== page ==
Hammering home the performance-performance-performance theme again and again, we’ve told the story of caching and protecting your backend many times. We’ve talked a lot about the ways in which Varnish Streaming Server lets you scale up to serve live and VoD streaming content no matter the demand on your platform. But a big part of this story is maximizing the power of the capacity you already have. Ultimately that is what caching is all about: you make copies of content you need to deliver so the copies are delivered, much faster than roundtrips to the backend could achieve while protecting the backend from overload.
Consulting firm Accenture has been discussing the importance of hyper-relevance in e-commerce and across online experiences. What is hyper-relevance? Essentially, it’s argued that we are moving beyond an age of personalization toward a more contextual and individual online (and in this case, shopping) experience. That is, personalization has not always performed well historically, whether because the company in question has the wrong or not enough information about the individual consumer to make personalization truly personal - or because the infrastructure powering sites that employ personalization has failed to deliver when the stakes were high.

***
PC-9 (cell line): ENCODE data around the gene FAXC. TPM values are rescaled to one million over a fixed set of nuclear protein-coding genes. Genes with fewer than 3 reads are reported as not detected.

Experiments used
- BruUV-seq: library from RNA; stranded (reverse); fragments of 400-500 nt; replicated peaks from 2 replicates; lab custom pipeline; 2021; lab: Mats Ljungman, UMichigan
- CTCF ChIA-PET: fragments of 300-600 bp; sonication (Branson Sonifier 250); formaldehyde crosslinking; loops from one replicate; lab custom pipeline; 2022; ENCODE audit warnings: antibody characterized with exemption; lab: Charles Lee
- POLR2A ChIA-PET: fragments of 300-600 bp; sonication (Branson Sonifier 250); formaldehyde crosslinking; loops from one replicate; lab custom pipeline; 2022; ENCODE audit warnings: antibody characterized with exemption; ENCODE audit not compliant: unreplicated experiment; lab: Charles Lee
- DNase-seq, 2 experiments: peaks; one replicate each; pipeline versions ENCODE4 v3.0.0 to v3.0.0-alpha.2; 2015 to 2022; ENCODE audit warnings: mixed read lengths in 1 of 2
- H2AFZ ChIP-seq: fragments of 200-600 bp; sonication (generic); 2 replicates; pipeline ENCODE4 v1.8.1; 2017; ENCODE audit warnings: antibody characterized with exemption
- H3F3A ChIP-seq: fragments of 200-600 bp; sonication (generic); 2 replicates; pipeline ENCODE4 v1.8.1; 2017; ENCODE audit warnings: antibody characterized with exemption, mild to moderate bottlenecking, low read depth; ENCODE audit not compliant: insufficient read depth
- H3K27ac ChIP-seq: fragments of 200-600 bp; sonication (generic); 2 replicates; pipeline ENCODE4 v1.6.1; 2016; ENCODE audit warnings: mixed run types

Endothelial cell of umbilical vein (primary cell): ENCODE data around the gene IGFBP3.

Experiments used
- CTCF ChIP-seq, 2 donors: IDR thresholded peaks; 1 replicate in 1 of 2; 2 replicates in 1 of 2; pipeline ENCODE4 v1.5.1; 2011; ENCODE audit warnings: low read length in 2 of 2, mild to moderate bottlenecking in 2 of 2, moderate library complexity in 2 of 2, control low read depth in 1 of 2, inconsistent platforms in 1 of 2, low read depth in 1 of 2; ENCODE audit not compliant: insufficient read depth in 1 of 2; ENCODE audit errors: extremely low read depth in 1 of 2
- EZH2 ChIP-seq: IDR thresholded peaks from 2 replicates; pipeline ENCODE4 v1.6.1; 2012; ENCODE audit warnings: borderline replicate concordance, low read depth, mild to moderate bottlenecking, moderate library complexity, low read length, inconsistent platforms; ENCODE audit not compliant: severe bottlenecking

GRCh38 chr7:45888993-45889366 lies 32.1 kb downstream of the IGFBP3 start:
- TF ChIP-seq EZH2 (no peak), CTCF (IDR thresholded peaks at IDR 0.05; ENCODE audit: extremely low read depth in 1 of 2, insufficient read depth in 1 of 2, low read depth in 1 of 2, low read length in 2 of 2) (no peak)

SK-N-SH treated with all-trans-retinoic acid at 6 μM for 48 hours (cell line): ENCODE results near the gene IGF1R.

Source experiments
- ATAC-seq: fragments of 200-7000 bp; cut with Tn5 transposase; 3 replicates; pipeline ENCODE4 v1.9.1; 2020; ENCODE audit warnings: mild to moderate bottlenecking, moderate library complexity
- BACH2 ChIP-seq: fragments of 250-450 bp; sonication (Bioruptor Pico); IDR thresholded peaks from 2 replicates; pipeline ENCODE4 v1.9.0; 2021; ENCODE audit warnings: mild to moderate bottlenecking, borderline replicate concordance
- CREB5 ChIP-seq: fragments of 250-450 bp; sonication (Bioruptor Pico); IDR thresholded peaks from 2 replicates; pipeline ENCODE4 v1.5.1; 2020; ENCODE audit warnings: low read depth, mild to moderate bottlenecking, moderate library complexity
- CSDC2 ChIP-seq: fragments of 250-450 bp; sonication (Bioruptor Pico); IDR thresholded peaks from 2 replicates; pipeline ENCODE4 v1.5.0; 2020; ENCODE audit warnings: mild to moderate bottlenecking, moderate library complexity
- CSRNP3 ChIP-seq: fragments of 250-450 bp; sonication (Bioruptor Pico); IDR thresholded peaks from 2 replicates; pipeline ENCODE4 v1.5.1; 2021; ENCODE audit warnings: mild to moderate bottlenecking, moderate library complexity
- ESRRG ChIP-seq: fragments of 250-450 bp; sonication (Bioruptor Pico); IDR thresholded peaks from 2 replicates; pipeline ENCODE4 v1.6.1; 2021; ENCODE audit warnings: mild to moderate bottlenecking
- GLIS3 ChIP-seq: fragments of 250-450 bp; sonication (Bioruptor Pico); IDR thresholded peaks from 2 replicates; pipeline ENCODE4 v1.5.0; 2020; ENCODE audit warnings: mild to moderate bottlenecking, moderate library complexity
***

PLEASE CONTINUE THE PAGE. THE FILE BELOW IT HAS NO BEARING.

As consumers, we expect to access any content we want on any device with within-millisecond-availability, playing on-demand. We don’t usually think about what is required technically to make this work. One of the biggest components in this equation is storage and the process of accessing selected content from storage to serve it. With massive libraries of both in-demand and long-tail content available, the challenges of high-performance, fast, available and consistent delivery are growing.
Every year around this time, companies start to tell (or be told) cautionary tales about the e-commerce ghosts of Black Fridays past. Here we mean recounting the calamitous failures of major online retailers, essentially falling short of a good customer experience or being completely unable to deliver website content at their biggest revenue-making moment of the year. And without fail, this pattern is repeated annually – both the cautionary pleas to take action against such catastrophes and the retailers who have somehow declined to take heed.